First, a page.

Category: Health Psychology / Behavioral Medicine - Adult

Symposium

Promoting Exercise and Enhancing Mood Through Brief Behavioral Activation Treatment

Saturday, November 18
8:30 AM - 10:00 AM
Location: Sapphire Ballroom O & P, Level 4, Sapphire Level

Keywords: Exercise | Depression | Behavioral Activation
Presentation Type: Symposium

Although cognitive-behavioral therapy (CBT) and antidepressants are efficacious first-line treatments for outpatients with major depressive disorder (MDD), up to 34% of patients do not respond to these treatments (Fava & Davidson, 1996), demonstrating the need for alternative interventions.  Randomized trials and meta-analytic summaries indicate that exercise is an efficacious intervention for MDD. Exercise has been shown to be effective in combination with CBT for anxiety (Merom et al., 2008) and with behavioral activation (BA) for comorbid MDD and diabetes (Schneider et al., 2016). Brief BA for depression (BATD) offers an ideal format for enhancing adherence to an exercise regimen through activity scheduling, which has been shown to reduce depression symptoms with similar effect sizes to CBT and antidepressants. The current study examined the effects of an exercise augmentation to BATD for maximizing mood enhancement through exercise promotion. 


A total of 31 depressed, sedentary patients (Mean age = 34 ± 13 years, 78% female) were randomized to receive up to 9 sessions of BATD in combination with either an exercise (n = 15) or stretching (n = 16) augmentation. BATD sessions included identifying valued activities, scheduling activities, and problem-solving. The augmentation strategies involved 6 weekly 30-min sessions in which participants planned exercise/stretching for the week and received motivational interventions (Otto & Smits, 2011).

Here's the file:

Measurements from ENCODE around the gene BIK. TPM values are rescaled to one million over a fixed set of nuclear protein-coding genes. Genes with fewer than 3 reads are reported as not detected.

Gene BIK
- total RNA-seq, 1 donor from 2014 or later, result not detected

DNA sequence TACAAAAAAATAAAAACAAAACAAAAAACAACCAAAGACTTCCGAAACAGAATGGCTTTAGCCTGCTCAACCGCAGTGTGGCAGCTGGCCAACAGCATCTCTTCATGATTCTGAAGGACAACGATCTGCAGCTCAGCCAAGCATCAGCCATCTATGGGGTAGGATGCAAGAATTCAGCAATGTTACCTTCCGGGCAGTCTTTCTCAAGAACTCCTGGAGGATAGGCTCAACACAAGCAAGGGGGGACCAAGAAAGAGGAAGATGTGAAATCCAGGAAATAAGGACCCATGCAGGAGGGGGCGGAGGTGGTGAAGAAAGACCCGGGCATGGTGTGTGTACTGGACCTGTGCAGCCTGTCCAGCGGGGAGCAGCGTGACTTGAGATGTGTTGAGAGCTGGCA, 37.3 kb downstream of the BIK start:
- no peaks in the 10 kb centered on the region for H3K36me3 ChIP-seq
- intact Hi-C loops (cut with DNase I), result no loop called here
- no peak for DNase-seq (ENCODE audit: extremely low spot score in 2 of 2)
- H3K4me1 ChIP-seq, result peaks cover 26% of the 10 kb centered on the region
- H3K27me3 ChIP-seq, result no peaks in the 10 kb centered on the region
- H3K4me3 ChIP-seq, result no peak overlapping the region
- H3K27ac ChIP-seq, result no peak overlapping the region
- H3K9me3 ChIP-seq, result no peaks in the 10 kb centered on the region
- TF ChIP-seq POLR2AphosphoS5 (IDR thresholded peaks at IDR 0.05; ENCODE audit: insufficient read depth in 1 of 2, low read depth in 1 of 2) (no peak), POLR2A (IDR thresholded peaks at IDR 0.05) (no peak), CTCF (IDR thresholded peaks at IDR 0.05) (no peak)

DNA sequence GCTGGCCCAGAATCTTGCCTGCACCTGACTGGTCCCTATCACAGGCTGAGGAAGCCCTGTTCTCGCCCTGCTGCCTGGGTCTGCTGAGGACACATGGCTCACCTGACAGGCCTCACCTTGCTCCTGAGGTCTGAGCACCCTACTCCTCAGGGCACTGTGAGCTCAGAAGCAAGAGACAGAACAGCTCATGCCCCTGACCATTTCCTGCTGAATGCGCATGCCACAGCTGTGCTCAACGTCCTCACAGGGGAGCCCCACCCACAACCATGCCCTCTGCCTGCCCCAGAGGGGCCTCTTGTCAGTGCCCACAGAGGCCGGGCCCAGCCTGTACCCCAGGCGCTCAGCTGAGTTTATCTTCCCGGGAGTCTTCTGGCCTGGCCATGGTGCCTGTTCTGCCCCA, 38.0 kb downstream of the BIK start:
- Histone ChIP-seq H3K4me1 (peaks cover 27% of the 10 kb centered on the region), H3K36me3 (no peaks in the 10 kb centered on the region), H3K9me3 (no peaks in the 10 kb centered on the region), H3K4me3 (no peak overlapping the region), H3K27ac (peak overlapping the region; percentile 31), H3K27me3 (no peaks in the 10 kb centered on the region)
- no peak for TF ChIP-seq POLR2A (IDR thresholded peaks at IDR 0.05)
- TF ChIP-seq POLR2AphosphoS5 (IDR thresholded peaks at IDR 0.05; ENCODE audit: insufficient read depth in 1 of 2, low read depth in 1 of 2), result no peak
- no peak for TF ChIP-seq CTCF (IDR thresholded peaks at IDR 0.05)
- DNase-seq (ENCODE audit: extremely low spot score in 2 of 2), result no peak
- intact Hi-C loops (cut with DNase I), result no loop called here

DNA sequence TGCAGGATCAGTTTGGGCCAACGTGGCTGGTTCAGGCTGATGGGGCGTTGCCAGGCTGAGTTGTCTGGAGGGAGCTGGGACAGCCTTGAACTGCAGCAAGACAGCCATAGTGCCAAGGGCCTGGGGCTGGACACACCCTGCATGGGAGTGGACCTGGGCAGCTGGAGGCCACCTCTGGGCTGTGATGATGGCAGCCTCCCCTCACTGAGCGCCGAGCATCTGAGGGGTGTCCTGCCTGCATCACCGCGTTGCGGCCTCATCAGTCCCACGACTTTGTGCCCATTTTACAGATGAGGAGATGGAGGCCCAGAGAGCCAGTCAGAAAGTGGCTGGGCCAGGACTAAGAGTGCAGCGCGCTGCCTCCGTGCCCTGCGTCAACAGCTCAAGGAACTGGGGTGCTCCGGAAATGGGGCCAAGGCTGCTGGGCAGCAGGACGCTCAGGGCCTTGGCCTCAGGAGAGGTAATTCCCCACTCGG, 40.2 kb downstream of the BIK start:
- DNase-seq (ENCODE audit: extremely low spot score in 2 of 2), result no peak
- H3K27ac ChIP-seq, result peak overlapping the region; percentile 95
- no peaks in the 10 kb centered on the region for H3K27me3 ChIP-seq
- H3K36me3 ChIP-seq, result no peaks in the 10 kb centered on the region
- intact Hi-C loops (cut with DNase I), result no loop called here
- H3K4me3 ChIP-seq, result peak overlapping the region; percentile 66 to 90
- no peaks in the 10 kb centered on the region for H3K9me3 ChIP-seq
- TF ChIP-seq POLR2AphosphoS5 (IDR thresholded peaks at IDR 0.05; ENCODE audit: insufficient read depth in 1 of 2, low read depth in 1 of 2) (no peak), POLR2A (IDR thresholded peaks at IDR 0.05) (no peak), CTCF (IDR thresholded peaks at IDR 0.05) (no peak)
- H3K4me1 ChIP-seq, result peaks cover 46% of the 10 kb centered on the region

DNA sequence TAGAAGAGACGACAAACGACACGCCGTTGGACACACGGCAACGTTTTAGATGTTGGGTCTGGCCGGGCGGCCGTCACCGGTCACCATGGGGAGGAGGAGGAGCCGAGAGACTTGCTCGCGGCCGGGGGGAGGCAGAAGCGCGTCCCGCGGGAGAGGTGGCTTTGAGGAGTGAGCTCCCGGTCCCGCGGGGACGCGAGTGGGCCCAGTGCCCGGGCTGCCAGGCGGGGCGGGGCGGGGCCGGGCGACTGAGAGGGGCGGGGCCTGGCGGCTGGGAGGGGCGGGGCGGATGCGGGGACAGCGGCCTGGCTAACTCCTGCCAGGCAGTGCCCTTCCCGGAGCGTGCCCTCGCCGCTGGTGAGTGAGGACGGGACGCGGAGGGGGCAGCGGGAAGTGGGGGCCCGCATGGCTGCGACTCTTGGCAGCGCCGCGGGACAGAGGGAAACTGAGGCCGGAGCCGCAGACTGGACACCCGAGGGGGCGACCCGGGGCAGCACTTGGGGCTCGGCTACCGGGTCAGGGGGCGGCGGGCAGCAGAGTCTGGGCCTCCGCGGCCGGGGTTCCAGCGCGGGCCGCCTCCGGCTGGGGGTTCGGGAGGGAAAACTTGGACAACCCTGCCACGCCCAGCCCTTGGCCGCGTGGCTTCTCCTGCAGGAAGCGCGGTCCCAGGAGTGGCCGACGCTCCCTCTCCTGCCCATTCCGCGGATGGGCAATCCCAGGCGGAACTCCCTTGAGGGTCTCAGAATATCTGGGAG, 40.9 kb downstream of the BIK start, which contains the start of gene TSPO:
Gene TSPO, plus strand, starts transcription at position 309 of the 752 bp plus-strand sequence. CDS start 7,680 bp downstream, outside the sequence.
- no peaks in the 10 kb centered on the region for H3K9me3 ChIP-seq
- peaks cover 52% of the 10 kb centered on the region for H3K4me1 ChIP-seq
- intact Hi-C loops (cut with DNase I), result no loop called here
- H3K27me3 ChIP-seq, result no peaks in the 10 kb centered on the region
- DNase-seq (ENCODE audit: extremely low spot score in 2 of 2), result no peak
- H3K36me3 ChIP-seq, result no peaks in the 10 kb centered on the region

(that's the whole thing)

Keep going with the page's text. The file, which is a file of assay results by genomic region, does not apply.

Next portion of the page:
Results of mixed effects linear regression models indicated that patients significantly improved on all outcome measures (depression, disability, and quality of life) over time regardless of randomized augmentation condition (all p < 0.004). All patients also completed more exercise over time, regardless of augmentation condition (p = 0.008, d = 0.76). Degree of exercise completed was predictive of greater mood improvement (p = 0.006, d = 0.75). Hence, an additional specific exercise prescription may not be necessary when completing BATD as BATD provides a built-in structure for enhancing motivation for exercise. Considerations for future research as well as other clinical implications will be discussed.

Kristin L. Szuhany

Graduate Student
Montefiore Medical Center

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